• Frequently Asked Questions 


    What is a SPLOST?

    A "Special Purpose Local Option Sales Tax" -- or SPLOST -- is a financing method for funding capital outlay projects in Georgia. It is an optional 1% sales tax levied by any county for the purpose of funding the building of parks, schools, roads, and other public facilities. The sales tax is a pay-as-you-go plan that uses tourism and purchasing dollars to fund major capital improvements without raising the tax rate for property owners. SPLOST expires after five years unless citizens vote to renew.

    SPLOST was first enacted by the Georgia Legislature in 1985, but in 1996, the law was broadened to allow school systems to place referendums before voters to approve the construction of new schools, renovate classrooms and buildings, and fund general school improvements.

    What does SPLOST pay for?

    In Fulton County Schools, the approved SPLOST is 1% -- one penny per dollar. FCS first began using this funding source in 1997, and since that time it has allowed the school district to build and renovate schools, upgrade technology, enhance safety and security, buy school buses and reduce long-term debt.


    What is the current SPLOST collection period?

    The current sales tax (SPLOST V) began July 1, 2017, and will end on June 30, 2022, unless Fulton County voters approve its continuation. By law, the tax cannot last longer than what voters approved.

    How is this SPLOST (SPLOST V) different from previous ones?

    The SPLOST V program is about the continued investment in the district's current facilities and technology. Due to the extreme growth of new students, previous SPLOST programs primarily were used to build new classrooms. SPLOST V, which began July 1, 2017, is focusing on the renovation and renewal of existing community schools. Over the past two decades a significant amount of money was spent building new schools to house students, and now many of those schools have building components and systems reaching the end of their useful lives.

    SPLOST V also continues the investment needed to upgrade technology equipment and the supporting infrastructure necessary for the student to compete in the 21st Century. These investments allow the district to continue its focus on personalized learning and continuous achievement.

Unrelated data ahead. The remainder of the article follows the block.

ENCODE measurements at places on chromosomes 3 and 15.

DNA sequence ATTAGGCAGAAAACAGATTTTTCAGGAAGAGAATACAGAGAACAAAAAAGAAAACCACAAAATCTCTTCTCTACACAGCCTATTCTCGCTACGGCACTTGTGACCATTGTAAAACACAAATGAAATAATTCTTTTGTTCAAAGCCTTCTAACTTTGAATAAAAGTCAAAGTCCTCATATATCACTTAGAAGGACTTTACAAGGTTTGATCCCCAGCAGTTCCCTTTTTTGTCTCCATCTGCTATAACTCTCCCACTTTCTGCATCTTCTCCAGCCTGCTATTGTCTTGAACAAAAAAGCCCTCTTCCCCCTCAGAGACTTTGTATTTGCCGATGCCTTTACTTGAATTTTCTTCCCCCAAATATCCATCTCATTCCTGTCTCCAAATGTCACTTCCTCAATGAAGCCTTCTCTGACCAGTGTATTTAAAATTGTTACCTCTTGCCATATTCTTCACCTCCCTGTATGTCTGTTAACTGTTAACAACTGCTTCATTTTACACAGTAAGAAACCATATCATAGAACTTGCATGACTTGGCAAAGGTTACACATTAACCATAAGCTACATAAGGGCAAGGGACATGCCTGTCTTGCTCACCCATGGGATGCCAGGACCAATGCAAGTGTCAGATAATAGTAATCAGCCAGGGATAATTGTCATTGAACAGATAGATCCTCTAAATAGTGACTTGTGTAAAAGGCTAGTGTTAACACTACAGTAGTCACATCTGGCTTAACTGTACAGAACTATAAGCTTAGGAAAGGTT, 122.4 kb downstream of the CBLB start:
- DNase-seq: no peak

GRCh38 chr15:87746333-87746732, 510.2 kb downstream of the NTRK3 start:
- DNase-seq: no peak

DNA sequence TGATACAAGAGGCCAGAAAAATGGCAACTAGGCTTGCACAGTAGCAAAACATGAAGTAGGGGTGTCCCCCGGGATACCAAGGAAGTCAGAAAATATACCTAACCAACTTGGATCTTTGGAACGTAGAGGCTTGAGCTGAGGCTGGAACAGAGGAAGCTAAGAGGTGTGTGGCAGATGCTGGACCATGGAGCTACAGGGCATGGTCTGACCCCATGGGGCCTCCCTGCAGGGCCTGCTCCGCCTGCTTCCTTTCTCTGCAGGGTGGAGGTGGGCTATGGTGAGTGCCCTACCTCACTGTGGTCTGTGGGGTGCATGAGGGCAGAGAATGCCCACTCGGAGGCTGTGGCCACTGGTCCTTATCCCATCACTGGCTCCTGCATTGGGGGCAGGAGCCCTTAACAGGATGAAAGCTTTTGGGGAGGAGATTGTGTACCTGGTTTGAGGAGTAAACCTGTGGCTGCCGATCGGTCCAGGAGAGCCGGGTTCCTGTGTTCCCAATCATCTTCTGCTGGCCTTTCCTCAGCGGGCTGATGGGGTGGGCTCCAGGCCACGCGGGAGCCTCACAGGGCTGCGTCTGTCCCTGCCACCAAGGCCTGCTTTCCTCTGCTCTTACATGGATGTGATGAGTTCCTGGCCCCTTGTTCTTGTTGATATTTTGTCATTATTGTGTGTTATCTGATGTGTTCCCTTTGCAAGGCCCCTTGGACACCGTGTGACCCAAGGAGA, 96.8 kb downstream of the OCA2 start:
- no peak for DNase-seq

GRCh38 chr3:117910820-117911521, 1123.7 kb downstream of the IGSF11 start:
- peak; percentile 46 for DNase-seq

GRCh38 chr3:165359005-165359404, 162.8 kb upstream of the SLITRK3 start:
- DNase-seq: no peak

Does FCS need more schools?

    While the county's growth has slowed during the past several years, the school system is still growing in areas throughout the district. In fact, it is one of the few Georgia school systems that continues to experience growth. Through previous SPLOST programs, FCS has been successful in reducing the number of portable classrooms by building new schools and constructing additions. To continue providing a high-quality education for all students, the need for more classrooms, technology, and other capital improvements still exists.

    Why does SPLOST have a substantial investment in technology?

    Technology in the classroom and mobile devices enhance the learning experience, increase student engagement, and support learning beyond the school day. As a result, students are better able to master concepts and content – building a strong foundation in the early years and then producing graduates who are career and college ready. Our students expect technology to enable every part of their lives and future employers demand technical literacy.

    Every aspect of the district is increasingly dependent on Information Technology, not only operations and student information systems, but now teaching and learning too. Lessons, assessments, assignments and progress feedback are all becoming digital. The infrastructure and network are the lifeline to information, communication, and our daily tasks. We must continually, monitor, maintain, and enhance our digital capabilities to keep pace with the demand and ensure the safety and security of sensitive information.

    How does SPLOST impact citizens without children?

    The one-penny sales tax keeps property taxes down and avoids creating long-term debt that would incur if the system were to issue bonds for capital improvements. Because of the community’s support of the sales tax, the Fulton County School Board has been able to build new schools and renovate existing schools. At the same time, property taxes have been lowered and the previously incurred long-term debt has been reduced. Fulton County Schools in on track to completely retire its long-term debt by 2022 thanks to SPLOST.